Capgemini: Why do we need ethical AI?

By Harry Menear
Global consulting and research firm Capgemini just released a brand new report exploring the opinions of dozens of industry experts on the ethics of usi...

Global consulting and research firm Capgemini just released a brand new report exploring the opinions of dozens of industry experts on the ethics of using artificial intelligence (AI). The report, Conversations, collects the responses of experts from Harvard, Oxford University, Bayer, AXA and more, who offer critical insights on a range of ethical questions that the proliferation of AI has unleashed. 

“AI is set to radically change the way organisations manage their businesses, and is a revolutionary technology that will change the world we live in,” commented Jerome Buvat, Global Head of the Capgemini Research Institute. “The interviews with leaders and practitioners for this new report emphasised its far-reaching implications, and how there is a need to infuse ethics into the design of AI algorithms. They also placed immense importance on the need to make AI transparent, and understandable, in order to build greater trust.”

We’ve drawn together some of the report’s key findings and included commentary from some of the leading experts to be consulted. 

Why do we need ethical AI?

 “In a system where a machine makes a decision, we want to make sure that the decision of that system is done in a way that ensures people’s confidence in that decision.” - Daniela Rus, MIT CSAIL

“We need to ensure that AI is acting in such a way that we can hold it accountable and also respond if we determine it is acting in a way that we don’t believe to be consistent with our values and/or laws.” - Ryan Budish, Harvard University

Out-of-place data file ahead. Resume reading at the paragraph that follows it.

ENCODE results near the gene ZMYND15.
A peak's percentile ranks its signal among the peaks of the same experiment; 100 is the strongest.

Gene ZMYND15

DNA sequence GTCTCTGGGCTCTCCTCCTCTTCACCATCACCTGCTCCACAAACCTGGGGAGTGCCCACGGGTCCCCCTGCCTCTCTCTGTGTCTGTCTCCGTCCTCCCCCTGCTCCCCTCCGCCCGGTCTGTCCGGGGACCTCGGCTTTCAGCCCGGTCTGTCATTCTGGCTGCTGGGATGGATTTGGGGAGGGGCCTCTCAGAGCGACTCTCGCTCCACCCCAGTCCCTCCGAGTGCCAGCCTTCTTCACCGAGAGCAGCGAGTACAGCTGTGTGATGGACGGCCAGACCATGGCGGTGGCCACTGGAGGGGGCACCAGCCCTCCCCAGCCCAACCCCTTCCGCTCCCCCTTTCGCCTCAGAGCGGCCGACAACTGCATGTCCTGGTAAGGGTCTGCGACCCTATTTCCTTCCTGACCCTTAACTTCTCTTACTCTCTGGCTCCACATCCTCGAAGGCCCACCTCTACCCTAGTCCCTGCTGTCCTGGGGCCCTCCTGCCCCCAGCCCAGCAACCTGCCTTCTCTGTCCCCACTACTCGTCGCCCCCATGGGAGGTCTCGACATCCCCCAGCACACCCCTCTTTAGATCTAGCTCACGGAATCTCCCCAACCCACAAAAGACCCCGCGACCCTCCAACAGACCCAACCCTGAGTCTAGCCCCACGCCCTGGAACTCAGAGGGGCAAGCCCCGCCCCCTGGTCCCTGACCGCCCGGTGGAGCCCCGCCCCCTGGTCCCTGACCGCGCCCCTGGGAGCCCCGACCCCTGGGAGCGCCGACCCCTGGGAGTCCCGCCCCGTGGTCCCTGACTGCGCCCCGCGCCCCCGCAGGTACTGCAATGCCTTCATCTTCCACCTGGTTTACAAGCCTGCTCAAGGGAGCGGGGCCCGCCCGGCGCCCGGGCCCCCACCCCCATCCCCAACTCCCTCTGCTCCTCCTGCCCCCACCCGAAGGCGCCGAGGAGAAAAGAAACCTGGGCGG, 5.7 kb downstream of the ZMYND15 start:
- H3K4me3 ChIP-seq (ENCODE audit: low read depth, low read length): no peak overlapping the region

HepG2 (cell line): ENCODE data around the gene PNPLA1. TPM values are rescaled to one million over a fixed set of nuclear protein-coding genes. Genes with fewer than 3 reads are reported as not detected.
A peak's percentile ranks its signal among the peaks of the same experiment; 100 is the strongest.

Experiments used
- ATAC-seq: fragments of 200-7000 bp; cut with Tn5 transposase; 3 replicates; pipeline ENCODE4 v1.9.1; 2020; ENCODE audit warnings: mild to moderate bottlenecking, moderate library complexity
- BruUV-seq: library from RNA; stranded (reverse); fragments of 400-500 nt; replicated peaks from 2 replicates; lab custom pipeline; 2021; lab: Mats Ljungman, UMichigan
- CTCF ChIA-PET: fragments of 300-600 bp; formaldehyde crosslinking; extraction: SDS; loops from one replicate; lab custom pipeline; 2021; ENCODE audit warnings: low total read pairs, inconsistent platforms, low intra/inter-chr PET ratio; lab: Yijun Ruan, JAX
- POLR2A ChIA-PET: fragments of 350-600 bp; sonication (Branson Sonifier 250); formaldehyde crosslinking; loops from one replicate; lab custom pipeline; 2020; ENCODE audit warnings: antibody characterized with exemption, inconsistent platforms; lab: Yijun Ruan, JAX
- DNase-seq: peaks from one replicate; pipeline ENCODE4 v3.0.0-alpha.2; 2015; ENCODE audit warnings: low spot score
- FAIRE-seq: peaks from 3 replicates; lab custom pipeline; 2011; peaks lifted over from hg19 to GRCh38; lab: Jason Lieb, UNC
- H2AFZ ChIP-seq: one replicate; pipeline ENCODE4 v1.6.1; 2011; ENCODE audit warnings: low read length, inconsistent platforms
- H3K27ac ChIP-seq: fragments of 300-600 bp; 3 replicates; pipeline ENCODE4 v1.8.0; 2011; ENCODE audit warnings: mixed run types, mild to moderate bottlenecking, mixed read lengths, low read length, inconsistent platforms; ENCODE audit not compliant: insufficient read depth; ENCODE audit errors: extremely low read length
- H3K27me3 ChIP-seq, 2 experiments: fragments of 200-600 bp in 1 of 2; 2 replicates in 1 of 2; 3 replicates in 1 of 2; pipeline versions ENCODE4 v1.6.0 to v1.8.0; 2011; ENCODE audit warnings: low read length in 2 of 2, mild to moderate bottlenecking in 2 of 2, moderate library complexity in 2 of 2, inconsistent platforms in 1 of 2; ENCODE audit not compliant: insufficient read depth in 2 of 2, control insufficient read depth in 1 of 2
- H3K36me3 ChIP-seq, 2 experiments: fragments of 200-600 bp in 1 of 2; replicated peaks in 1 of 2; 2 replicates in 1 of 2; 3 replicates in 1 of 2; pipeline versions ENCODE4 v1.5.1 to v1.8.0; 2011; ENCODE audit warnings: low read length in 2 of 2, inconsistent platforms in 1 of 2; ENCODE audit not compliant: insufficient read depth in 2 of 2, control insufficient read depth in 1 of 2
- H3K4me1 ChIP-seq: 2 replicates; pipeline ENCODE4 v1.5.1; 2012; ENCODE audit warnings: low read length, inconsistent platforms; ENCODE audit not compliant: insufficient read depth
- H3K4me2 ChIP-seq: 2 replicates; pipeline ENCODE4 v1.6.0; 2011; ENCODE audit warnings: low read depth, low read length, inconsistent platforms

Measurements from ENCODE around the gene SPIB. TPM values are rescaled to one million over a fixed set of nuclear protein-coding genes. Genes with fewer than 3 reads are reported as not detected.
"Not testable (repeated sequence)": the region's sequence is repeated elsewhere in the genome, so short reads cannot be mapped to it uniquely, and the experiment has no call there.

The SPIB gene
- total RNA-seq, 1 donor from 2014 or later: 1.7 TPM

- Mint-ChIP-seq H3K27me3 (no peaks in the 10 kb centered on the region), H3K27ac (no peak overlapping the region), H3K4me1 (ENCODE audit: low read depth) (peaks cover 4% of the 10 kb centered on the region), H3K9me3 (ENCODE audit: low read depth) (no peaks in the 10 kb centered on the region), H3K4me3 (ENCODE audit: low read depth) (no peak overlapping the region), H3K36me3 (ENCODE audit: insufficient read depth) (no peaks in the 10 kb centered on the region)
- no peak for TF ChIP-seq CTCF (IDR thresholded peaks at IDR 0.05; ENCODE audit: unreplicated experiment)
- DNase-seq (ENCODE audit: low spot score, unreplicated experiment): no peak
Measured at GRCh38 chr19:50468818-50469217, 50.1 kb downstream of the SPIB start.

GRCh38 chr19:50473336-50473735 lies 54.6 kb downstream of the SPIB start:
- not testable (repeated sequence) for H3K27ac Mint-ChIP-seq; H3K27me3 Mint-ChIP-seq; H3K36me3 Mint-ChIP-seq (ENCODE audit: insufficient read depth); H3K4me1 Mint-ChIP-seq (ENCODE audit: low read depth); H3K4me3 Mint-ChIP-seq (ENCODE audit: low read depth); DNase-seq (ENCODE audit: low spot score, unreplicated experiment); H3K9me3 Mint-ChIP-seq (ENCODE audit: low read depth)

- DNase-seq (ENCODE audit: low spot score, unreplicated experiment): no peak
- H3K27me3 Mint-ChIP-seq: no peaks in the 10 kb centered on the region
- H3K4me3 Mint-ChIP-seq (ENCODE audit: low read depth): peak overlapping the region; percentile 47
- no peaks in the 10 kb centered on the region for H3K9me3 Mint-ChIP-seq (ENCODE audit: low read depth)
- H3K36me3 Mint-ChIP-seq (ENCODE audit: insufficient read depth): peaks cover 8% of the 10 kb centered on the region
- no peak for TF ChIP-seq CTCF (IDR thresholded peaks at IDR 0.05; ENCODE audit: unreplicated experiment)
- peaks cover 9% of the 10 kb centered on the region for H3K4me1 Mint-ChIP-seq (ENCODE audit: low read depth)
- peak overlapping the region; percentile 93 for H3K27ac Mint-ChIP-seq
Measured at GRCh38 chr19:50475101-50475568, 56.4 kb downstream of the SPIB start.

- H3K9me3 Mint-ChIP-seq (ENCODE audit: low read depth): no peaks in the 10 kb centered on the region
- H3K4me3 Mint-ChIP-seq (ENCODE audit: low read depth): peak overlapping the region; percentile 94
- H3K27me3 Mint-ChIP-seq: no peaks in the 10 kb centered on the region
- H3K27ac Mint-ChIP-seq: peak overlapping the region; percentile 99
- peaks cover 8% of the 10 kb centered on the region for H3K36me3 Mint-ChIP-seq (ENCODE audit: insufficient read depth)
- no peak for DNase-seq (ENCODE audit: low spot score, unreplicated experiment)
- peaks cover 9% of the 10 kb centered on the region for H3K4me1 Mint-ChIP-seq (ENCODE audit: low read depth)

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“Trust in new technologies can only be gained by providing an ethical framework for their implementation. Our goal in healthcare is not to let AI take decisions, but to help doctors make better decisions. AI has its strengths – analyzing huge amounts of data and generating insights that a human being wouldn’t have thought of before. It is able to identify certain patterns, such as radiological images, and supports the diagnosis of a doctor. AI is meant to enhance or augment the capabilities of humans.” - Saskia Steinacker, Bayer

 “Algorithmic systems are amoral… they do not have a moral compass. Yet, they can make decisions that have pervasive moral consequences.” - Nicolas Economou, H5

The ethics of AI needs to be a shared responsibility.

“In the case of ethics, this is not something where responsibility lies with any particular individual in the company,” says Michael Natusch, global head of AI at Prudential Plc. “It is a shared responsibility for all of us.” 

Budish agrees that even when specific roles are created, responsibility is still shared in areas such as privacy. “Everyone in an organisation has an obligation to respect the privacy of customers or to protect their data,” he says. “Certainly, organisations have created positions like chief privacy officer to help ensure that the right policies and systems are in place. But the responsibility itself lies with everyone.” 

The role of humans in ensuring that, even though AI can make decisions, its lack of an inherent or learned moral conception doesn’t result in unforeseen, even dangerous consequences. 


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